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There are moments in life when nothing seems to be under our control. An incident from the Ramayana enumerates one such situation. When king Dasharatha fixed the coronation of his beloved son Rama, he hastened to his favourite queen’s chamber to break the news to her personally. Little did the king realise that Kaikeyi’s mind had been poisoned by her maid Manthara. He was shocked beyond words when he heard her demands to redeem the two boons given by him long ago. He could not digest the idea of exiling his dearest son to the forests for 14 years after fixing his coronation. He was also not very open to the idea of crowning Kaikayi’s son Bharatha as the king of Ayodhya. Repeated pleas to his dear wife got him nowhere and he swooned from time to time. The king was truly caught between the devil and the deep sea.

On the one hand, he could not even dream of going back on his promise because he was a man of his word. On the other hand, he could not bring himself to inflict an undeserving heinous punishment on his faultless son. He tried to cajole and coax his beautiful queen. When she refused to respond, he berated her and even threatened her about her impending widowhood. When she refused to budge from her obstinate demands, he wondered if he was at the receiving end of his own Karma. He imagined that he must have separated thousands of cows from their calves, mothers from their sons and wives from their husbands to have merited such a state. He tried to recollect all the possible evil deeds that may have been perpetrated by him to reap such misery. He succumbed to his end without putting up a fight as he was depressed beyond measure.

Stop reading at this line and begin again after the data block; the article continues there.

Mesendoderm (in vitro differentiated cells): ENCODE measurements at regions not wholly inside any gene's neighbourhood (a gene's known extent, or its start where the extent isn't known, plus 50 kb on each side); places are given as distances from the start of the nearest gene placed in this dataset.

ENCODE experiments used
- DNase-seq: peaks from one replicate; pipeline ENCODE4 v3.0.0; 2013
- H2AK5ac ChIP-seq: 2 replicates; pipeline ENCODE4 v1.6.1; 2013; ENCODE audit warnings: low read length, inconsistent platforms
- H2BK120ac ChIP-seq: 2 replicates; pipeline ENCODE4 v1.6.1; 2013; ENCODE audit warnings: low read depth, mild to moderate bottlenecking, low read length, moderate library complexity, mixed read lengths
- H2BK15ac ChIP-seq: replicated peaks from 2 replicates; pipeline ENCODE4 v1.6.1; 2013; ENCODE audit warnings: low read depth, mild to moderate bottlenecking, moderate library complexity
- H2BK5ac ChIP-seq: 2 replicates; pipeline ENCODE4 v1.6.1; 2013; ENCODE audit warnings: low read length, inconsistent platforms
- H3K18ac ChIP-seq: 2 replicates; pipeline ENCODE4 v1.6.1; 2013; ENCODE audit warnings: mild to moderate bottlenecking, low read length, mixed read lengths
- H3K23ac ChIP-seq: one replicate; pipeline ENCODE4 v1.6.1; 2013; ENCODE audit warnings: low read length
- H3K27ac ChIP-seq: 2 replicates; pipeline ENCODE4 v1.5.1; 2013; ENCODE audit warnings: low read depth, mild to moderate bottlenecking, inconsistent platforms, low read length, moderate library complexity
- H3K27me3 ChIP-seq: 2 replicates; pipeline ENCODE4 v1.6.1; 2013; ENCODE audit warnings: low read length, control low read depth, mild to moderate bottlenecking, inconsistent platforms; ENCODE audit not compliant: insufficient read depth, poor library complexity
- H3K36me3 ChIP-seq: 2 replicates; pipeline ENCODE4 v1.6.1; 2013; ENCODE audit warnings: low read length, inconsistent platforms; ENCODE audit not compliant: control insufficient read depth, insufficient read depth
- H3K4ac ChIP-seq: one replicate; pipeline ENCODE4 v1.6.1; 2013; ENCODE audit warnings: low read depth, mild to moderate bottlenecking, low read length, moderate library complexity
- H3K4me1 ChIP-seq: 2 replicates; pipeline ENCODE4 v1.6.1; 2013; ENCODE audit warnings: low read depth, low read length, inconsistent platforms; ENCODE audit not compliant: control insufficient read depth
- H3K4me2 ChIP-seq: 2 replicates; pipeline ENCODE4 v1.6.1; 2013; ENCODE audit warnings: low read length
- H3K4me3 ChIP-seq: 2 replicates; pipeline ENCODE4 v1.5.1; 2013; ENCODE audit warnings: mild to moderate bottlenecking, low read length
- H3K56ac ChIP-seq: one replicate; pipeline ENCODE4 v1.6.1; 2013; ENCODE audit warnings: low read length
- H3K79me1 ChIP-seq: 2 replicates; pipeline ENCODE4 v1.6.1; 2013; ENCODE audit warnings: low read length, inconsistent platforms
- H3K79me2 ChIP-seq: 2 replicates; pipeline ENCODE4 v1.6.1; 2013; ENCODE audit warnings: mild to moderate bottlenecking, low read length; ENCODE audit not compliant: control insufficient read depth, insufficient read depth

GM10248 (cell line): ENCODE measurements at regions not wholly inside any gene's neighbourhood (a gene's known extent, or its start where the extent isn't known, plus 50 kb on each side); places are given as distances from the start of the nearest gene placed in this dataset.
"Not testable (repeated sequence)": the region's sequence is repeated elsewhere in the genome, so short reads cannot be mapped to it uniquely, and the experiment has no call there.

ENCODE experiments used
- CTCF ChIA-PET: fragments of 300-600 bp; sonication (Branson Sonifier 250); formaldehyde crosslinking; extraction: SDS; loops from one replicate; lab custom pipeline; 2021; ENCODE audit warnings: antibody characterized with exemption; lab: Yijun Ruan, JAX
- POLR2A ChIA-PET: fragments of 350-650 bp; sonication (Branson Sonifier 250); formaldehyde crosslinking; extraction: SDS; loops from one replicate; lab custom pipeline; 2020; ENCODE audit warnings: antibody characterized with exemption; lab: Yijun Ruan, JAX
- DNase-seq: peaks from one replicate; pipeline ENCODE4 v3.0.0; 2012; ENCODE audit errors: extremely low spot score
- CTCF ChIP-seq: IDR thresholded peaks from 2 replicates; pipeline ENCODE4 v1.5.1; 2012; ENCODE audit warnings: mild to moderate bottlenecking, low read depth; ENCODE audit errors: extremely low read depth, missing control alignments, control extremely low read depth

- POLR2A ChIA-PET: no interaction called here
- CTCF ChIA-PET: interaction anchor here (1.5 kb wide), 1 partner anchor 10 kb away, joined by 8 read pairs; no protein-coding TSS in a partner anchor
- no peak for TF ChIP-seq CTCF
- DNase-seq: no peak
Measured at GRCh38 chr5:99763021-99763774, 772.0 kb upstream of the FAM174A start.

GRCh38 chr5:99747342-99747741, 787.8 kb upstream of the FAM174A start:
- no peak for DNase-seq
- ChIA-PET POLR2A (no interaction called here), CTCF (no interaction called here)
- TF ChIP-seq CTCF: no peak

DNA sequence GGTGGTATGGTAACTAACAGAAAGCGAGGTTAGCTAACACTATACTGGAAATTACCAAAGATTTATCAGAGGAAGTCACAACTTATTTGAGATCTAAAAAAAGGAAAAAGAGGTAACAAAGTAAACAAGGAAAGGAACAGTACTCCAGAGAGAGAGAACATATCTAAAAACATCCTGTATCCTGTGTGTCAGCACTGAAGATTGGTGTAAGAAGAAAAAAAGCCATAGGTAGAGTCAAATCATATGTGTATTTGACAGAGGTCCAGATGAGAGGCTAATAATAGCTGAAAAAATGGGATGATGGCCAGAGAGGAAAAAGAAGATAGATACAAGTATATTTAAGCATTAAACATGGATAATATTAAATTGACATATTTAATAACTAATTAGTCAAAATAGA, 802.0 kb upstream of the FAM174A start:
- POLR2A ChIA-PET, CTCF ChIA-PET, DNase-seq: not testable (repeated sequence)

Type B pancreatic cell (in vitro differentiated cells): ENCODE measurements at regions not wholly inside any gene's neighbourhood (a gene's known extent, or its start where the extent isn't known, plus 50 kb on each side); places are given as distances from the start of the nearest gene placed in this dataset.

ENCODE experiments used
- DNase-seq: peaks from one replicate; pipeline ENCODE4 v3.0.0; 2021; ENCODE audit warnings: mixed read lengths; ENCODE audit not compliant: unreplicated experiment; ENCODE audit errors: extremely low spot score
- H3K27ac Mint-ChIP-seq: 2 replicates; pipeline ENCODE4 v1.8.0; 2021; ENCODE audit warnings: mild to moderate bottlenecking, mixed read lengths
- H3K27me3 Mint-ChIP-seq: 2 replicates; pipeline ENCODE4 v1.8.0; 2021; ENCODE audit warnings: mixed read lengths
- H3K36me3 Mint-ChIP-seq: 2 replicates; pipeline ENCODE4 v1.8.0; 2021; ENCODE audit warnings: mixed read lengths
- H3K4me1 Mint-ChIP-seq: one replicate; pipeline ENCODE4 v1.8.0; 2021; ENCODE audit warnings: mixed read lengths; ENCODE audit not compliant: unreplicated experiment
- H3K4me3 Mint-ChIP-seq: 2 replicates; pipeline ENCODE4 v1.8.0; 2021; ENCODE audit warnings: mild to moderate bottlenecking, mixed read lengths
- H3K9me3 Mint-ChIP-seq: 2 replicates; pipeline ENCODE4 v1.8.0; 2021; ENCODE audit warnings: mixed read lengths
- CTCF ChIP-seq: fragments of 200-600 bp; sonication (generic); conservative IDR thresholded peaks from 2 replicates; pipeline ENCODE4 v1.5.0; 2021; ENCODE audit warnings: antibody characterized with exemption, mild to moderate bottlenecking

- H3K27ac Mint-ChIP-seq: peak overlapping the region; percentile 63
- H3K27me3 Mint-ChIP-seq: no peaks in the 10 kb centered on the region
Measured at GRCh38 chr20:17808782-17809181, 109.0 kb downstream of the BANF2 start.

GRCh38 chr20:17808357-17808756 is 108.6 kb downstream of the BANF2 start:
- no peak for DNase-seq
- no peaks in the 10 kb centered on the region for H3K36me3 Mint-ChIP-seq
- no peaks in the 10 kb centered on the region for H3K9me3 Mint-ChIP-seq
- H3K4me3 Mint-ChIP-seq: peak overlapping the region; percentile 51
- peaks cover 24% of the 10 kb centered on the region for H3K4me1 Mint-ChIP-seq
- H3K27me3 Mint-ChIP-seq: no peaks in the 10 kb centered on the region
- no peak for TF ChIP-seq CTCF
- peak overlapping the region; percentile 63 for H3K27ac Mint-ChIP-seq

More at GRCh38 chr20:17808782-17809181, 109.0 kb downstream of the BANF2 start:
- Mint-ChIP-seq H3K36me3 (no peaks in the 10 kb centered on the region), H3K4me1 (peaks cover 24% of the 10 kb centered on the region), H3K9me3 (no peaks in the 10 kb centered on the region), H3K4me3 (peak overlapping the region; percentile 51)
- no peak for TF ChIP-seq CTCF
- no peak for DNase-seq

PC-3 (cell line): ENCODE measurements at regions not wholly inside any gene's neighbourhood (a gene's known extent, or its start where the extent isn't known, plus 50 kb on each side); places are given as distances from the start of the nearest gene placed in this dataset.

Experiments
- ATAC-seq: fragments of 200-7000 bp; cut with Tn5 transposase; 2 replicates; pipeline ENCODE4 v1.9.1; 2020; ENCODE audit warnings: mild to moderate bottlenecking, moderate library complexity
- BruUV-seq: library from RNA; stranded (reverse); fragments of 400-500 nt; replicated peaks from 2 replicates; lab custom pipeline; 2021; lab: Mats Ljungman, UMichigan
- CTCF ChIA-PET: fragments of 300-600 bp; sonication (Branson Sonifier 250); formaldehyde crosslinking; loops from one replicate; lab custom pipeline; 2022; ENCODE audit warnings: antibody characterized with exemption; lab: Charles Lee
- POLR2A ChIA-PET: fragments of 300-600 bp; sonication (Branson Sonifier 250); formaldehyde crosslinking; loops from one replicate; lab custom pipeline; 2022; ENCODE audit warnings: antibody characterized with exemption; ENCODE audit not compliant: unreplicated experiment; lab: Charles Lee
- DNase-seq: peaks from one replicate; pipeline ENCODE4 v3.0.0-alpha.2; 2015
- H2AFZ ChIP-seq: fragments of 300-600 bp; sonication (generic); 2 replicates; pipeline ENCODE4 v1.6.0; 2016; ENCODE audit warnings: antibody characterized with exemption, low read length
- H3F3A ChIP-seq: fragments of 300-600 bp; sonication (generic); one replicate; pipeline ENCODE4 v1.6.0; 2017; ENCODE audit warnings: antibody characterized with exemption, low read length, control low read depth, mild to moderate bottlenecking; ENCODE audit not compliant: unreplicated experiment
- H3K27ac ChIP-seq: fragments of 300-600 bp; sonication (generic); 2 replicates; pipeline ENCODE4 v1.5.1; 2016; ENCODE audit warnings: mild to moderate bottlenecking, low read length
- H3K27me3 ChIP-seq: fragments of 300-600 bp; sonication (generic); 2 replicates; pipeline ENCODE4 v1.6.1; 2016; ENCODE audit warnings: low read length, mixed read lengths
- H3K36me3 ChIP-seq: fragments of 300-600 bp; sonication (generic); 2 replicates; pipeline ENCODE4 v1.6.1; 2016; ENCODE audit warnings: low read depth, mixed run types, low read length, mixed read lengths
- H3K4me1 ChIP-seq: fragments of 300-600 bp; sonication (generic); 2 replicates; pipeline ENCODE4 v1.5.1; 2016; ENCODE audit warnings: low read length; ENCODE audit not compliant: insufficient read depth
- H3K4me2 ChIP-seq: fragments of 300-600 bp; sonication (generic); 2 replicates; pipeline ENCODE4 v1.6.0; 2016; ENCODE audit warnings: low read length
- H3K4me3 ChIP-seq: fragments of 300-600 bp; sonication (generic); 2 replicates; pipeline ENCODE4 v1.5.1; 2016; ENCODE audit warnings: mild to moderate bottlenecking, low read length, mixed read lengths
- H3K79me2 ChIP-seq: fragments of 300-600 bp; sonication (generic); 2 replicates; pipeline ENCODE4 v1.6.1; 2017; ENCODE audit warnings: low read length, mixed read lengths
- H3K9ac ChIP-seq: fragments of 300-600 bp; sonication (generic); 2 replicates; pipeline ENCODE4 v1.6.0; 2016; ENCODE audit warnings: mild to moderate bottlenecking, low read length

Natural disasters, death of a beloved person or separation from a loved one can leave us devastated. Any amount of solace cannot reverse the incident. When misery and remorse envelop us, it will be better for us to accept the situation and contemplate on the next step forward. On the other hand if we choose to wallow in our despondency we might tumble into a bottomless pit of sorrow which can push us to a state of depression or death.

Go with the flow of Life


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Life is certainly stranger than fiction. Yet if we decide to go with the flow of life after overcoming the initial shock, it will not only make life easier for us, but will also make life more bearable to our loved ones.

Sage Dhaumya narrates the story of Maharishi Chyavana and his spouse Sukanya to the exiled Pandavas and their consort Draupadi to help them understand the unpredictable aspects of life. Once, king Sharyathi went on a picnic with his royal family. Sukanya, the young princess wandered away from the group. She was attracted to an anthill. When she got closer, she noticed two shiny spots which seemed to be within the ant hill.